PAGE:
Gershon-inspired changes to the way Federal Government agencies use and procure ICT has led to funding for three programs in this year’s Budget.
As part of the Gershon Review, money saved from business as usual (BAU) changes were to be put into a reinvestment fund.
In March, AGIMO flagged money already put into the ICT Business As Usual Reinvestment Fund could be handed out as part of the Budget.
In August last year, it was announced the BAU changes had created $109 million of savings in the 2009/10 financial year. Half of that figure - $54.6 million - was to be immediately available for reinvestment by Federal agencies.
Since then, Minister for Finance and Deregulation Lindsay Tanner claimed "savings of close to $430 million [had been] identified between 2010-11 and 2012-13" and the government was on track to achieving its goal of $1 billion in savings over four years.
Last night the Government outlined funding for the Department of Foreign Affairs and Trade (DFAT) ePassport system ($108.8 million), a Central Budget Management System (CBMS) in the Department of Finance and Deregulation (value not provided), and a whole-of-government data centre strategy ($11.9 million) that was announced in March.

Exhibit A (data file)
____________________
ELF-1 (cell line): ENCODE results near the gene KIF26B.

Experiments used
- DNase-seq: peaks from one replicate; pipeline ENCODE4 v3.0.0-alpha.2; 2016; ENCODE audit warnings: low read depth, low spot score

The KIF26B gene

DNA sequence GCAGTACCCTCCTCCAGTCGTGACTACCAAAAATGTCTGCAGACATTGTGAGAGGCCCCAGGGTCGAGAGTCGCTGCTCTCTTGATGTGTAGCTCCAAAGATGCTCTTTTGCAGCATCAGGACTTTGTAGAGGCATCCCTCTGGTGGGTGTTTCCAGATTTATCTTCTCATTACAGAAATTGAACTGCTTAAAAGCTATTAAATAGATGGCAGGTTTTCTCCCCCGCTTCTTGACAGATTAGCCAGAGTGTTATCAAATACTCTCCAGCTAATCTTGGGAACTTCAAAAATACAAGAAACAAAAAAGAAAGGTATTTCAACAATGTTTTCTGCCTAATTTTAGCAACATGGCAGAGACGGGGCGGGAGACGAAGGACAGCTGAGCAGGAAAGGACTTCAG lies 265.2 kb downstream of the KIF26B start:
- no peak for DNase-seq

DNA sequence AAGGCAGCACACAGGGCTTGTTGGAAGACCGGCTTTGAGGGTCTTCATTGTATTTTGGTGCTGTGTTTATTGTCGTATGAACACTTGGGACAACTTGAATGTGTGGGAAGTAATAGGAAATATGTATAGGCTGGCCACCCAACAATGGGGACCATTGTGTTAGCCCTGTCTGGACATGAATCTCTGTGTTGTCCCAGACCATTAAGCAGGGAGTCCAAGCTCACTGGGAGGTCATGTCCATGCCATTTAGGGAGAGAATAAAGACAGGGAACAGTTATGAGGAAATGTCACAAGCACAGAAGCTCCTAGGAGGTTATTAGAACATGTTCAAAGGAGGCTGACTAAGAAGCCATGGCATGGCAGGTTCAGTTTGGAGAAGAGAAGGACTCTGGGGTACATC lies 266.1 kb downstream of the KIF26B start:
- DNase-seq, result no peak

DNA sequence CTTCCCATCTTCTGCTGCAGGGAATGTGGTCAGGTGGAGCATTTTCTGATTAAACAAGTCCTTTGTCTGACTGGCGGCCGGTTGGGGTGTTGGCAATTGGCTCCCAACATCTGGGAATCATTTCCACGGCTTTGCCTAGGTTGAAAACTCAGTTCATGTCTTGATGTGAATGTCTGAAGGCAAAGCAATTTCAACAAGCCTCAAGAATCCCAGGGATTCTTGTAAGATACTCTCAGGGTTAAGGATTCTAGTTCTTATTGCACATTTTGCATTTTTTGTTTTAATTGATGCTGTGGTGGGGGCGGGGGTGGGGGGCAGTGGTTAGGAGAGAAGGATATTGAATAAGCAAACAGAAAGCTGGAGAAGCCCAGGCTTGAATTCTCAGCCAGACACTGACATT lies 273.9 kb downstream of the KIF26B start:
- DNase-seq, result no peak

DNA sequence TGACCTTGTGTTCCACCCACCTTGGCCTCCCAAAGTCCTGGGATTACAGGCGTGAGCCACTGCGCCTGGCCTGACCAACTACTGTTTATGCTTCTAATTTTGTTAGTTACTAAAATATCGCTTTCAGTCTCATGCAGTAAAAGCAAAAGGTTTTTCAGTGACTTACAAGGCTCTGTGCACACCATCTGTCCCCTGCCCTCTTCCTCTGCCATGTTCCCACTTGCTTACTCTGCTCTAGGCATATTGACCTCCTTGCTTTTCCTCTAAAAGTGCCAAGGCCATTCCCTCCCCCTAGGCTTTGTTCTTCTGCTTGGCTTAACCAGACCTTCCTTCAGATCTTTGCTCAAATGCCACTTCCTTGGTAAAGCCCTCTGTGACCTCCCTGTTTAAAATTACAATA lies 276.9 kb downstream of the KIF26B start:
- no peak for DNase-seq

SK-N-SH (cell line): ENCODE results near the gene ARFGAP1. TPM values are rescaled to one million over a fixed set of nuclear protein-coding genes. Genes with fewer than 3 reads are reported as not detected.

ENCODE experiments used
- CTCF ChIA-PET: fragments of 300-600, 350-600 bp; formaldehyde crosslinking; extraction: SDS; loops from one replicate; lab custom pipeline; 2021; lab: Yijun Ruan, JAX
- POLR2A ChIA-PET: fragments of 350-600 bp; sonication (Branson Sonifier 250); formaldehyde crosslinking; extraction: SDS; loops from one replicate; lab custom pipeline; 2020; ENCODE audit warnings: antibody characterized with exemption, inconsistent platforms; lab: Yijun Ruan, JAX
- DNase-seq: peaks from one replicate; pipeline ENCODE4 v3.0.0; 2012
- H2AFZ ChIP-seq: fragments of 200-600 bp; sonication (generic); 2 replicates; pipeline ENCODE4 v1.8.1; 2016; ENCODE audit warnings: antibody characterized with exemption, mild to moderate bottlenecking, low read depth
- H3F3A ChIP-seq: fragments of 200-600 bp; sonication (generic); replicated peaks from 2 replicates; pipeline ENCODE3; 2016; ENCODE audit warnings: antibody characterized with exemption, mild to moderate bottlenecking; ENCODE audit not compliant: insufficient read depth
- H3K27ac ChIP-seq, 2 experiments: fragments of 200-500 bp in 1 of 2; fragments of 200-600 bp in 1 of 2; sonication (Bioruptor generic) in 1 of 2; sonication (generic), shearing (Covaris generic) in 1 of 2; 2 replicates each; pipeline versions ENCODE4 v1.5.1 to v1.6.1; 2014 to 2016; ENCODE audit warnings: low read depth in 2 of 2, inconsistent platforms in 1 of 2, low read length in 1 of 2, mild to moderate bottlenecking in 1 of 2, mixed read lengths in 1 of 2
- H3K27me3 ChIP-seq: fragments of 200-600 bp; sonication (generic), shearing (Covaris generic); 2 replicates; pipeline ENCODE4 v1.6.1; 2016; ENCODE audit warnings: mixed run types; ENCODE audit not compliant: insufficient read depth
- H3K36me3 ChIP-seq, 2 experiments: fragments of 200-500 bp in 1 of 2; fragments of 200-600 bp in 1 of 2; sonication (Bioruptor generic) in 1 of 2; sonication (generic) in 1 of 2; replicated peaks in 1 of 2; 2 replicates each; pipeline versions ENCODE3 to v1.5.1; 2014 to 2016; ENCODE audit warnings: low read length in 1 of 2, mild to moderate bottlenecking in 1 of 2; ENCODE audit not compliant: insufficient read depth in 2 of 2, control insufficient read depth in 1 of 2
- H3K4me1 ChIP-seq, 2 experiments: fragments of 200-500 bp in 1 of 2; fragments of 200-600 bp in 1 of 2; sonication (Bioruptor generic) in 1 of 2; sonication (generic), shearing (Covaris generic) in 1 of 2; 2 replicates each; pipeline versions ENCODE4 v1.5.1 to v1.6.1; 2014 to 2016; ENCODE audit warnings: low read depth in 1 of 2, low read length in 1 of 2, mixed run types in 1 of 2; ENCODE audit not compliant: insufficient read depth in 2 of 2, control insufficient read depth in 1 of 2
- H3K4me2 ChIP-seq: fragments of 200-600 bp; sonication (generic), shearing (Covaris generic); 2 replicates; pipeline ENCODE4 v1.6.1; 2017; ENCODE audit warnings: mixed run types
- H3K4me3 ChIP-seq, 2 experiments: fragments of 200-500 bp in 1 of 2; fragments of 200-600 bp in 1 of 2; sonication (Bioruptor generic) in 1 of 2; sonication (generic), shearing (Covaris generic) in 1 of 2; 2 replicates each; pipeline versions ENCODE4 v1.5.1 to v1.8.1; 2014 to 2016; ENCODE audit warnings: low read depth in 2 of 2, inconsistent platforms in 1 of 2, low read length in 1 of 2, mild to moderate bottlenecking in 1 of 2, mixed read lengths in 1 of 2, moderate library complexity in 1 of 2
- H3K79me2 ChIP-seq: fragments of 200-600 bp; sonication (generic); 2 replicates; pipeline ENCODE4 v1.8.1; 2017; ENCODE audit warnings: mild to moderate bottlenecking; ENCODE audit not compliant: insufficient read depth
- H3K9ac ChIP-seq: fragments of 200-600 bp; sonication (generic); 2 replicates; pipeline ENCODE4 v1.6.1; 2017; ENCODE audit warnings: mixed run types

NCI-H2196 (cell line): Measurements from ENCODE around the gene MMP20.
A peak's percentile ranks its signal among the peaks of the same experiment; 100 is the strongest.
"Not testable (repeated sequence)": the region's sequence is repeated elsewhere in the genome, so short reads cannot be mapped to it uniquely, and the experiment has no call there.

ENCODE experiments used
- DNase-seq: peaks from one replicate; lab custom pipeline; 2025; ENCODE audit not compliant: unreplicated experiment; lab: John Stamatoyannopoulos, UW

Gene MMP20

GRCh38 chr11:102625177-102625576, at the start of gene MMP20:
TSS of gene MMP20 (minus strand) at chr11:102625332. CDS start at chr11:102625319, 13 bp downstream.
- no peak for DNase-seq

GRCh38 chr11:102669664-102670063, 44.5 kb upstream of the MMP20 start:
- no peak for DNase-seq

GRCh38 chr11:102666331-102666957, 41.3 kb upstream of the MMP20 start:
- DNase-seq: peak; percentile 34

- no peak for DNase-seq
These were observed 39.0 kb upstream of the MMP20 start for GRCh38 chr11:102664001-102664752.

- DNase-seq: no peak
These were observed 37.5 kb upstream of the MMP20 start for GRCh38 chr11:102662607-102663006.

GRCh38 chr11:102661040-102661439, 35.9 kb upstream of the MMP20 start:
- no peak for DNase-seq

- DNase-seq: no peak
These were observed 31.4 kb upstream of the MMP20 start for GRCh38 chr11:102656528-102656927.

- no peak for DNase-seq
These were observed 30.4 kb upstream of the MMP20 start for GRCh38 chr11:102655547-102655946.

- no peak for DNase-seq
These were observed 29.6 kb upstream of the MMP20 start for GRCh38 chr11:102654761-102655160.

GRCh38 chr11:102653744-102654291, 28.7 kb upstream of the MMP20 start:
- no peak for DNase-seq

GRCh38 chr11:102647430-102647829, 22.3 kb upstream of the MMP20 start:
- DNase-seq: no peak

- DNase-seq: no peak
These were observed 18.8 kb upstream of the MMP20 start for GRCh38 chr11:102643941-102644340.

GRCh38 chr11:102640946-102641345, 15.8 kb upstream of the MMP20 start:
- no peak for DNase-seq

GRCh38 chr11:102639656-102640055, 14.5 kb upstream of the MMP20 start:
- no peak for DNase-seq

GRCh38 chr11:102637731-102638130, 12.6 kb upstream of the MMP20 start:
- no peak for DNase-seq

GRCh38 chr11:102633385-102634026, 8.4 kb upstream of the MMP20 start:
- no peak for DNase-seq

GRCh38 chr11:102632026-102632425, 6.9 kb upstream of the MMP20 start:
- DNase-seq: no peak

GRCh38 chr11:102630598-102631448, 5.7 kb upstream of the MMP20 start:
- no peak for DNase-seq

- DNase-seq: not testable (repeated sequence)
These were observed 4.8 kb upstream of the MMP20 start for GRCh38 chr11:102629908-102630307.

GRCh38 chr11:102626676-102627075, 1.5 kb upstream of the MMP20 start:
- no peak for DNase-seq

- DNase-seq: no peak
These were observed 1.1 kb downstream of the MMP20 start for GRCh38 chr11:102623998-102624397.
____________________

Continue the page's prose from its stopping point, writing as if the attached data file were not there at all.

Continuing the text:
“My understanding is the data centre strategy just wouldn’t stack up without that funding because data centres by their nature need a fair bit of priming,” Ovum research director, Kevin Noonan, said. “You have to buy the space and then fill it over time. So you need to spend money up front and you need to find it somewhere. The reinvestment fund has actually delivered on that.”
Noonan said the Gershon-inspired funding was one of the highlights in an otherwise sober budget.
“I’d say it’s the work of a master tradesman rather than an innovative architect,” Noonan said.
“We are not seeing major things to interest and excite us or major new designs, but they have delivered on a lot of promises in the budget from an IT sense as well.”